To wax or not to wax? For most American women, the question requires barely a thought.
Scientists at the University of California San Francisco reported Wednesday that pubic hair grooming among U.S. women has become the norm, with the majority of women opting to go full Brazilian or, in other words, completely bare. The results of the study, published in the journal JAMA Dermatology, won’t come as a surprise to any casual consumer of pop culture, magazines, or porn, but they do emphasize society’s influence on the state of the female crotch.
Of the 3,316 American women surveyed, an overwhelming majority — some 84 percent — of women reported they groom their pubes. The remaining 16 percent, perhaps inspired by bush-embracing celebrities like Lady Gaga and Gwyneth Paltrow — reported that they don’t at all.
The researchers also found that the majority of women who groom — about 62 percent — remove their pubic hair completely.
Many factors go into the grooming choices of women, the authors report. A big one is age: Younger women aged 18 to 24 were far more likely than women aged 45 to 55 to groom. Importantly, women tended to take their partner’s preferences (rather than their own) into account when going clean: If her partner explicitly preferred a fuller bush, there was a higher probability she would, too, and vice-versa.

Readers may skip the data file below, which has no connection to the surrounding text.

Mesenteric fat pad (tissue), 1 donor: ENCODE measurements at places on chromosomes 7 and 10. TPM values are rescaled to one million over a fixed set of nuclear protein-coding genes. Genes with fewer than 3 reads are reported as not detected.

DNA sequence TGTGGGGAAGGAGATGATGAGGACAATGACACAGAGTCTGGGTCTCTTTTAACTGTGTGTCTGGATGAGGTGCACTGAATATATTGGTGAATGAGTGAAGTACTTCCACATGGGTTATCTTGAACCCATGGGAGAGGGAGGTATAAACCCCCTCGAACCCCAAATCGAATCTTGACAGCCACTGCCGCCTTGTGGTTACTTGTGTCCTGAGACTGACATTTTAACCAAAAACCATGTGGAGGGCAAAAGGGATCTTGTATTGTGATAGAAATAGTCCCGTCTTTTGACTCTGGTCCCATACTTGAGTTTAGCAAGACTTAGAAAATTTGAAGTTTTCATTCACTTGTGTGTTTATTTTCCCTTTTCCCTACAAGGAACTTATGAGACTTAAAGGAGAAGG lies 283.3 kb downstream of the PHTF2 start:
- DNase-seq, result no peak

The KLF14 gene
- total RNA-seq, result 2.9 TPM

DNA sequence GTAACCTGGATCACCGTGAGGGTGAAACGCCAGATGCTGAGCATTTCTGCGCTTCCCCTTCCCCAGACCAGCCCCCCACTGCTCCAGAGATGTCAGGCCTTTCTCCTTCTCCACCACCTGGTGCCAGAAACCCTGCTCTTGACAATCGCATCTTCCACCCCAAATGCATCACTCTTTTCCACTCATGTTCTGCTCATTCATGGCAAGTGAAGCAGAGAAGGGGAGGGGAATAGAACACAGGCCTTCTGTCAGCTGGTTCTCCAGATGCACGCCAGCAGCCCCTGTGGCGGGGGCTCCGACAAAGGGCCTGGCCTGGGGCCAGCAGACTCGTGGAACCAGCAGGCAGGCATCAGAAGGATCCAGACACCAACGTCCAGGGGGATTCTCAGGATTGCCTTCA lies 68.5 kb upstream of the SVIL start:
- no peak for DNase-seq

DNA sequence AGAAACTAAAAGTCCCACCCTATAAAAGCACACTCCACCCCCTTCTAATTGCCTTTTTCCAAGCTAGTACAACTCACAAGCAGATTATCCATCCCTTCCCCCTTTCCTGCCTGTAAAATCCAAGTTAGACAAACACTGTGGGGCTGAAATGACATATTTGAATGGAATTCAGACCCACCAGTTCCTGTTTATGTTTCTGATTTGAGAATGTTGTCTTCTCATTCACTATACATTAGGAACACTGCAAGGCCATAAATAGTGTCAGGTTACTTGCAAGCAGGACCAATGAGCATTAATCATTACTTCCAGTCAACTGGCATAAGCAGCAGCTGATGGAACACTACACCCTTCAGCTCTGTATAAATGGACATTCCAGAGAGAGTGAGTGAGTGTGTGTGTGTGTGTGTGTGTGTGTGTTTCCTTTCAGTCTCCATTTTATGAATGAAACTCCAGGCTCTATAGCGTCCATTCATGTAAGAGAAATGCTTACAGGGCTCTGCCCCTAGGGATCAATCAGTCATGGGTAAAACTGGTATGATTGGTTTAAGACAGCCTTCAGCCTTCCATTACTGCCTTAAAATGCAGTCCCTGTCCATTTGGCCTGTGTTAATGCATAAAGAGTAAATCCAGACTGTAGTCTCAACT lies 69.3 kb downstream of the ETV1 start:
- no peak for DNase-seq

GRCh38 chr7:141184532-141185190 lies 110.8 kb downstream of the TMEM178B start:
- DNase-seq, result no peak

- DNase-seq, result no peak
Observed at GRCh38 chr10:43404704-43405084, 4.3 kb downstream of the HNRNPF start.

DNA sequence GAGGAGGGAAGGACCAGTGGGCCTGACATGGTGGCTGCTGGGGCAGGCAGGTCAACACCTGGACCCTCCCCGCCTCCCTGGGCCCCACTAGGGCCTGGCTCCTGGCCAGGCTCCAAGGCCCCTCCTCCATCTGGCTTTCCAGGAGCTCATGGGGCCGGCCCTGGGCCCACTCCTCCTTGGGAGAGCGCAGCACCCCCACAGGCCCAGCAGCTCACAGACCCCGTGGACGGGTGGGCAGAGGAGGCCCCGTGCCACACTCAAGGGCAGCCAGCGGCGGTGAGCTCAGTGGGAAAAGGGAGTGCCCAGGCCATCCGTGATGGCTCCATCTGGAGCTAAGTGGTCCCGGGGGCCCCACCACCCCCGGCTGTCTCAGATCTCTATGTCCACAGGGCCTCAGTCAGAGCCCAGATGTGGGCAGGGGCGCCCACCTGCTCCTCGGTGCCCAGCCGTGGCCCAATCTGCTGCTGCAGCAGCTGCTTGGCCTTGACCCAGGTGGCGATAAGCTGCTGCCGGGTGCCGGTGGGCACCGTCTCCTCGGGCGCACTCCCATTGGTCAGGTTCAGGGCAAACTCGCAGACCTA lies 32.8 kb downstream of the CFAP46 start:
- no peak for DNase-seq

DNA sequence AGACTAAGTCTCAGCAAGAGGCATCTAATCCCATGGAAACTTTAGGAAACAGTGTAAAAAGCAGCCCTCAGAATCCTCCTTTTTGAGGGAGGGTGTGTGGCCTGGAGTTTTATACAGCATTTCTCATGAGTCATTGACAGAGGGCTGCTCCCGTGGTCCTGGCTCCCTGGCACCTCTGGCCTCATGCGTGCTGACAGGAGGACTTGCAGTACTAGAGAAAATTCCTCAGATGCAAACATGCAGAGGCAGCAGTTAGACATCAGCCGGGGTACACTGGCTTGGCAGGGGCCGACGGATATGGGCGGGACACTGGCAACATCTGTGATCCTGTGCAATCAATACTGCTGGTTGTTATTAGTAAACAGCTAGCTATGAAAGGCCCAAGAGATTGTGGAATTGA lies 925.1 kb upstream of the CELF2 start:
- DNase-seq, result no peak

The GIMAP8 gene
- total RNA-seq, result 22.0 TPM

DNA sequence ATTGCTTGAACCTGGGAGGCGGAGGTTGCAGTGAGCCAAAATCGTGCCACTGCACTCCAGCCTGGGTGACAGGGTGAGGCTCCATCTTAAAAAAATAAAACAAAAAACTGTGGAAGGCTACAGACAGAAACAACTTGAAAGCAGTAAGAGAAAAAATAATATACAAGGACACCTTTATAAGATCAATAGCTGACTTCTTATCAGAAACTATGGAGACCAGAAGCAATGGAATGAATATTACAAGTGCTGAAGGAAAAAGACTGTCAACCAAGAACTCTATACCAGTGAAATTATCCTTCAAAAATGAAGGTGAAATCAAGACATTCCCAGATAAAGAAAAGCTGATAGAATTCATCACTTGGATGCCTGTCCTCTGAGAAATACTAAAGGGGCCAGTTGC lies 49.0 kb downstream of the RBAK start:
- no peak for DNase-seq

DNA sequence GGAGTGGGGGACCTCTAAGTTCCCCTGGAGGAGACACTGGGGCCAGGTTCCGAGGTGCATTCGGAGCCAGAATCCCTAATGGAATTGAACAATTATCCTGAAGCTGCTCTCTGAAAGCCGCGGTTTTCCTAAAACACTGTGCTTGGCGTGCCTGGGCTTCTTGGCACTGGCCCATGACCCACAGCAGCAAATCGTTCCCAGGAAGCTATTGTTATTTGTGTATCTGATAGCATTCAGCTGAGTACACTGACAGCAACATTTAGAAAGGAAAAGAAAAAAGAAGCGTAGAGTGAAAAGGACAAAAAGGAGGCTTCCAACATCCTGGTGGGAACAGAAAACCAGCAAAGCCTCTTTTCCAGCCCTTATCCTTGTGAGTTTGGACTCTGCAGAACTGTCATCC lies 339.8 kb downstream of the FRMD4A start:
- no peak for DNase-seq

Yet another factor in the decision to go hair-free or not is race: White women, more than any other group, were more likely to touch up their pubes. The authors point to porn depicting “bare genitalia,” magazines, and TV as the primary drivers of the pube-scrubbing trend, suggesting that differences in grooming habits among groups of women are most likely to “be related to cultural norms and ideals of beauty among different racial groups.”
Perhaps surprisingly, neither income level, relationship status, nor geographic location factored into the likelihood of grooming, and neither did the gender of the women’s partners or the type of sexual activity they were engaged in. “Thus, although the prevailing wisdom has been that grooming is related to specific types of sexual activities or relationships in women,” the authors wrote, “our analysis disputes these conclusions.”
If you’re wondering why the landscaping of the female American crotch got funded for research, it’s because it is somewhat of a public health concern, the authors argue: It’s the responsibility of health care professionals to monitor the cultural reasons why women groom the way they do. And it helps that hairlessness makes it easier to curb the spread of pubic lice.
Having a full bush wasn’t always just a trendy way to subvert social norms. Historically, in fact, it was considered an indication of good health. That’s probably because older hair removal techniques resulted in redness, irritation, and razor burn, which, at least visually, didn’t exactly scream “healthy.” But porn, pop culture, and the growth and professionalization of the multibillion-dollar hair removal industry have since led us to think otherwise. Ah, how susceptible our genitalia are to the world outside our collective pants.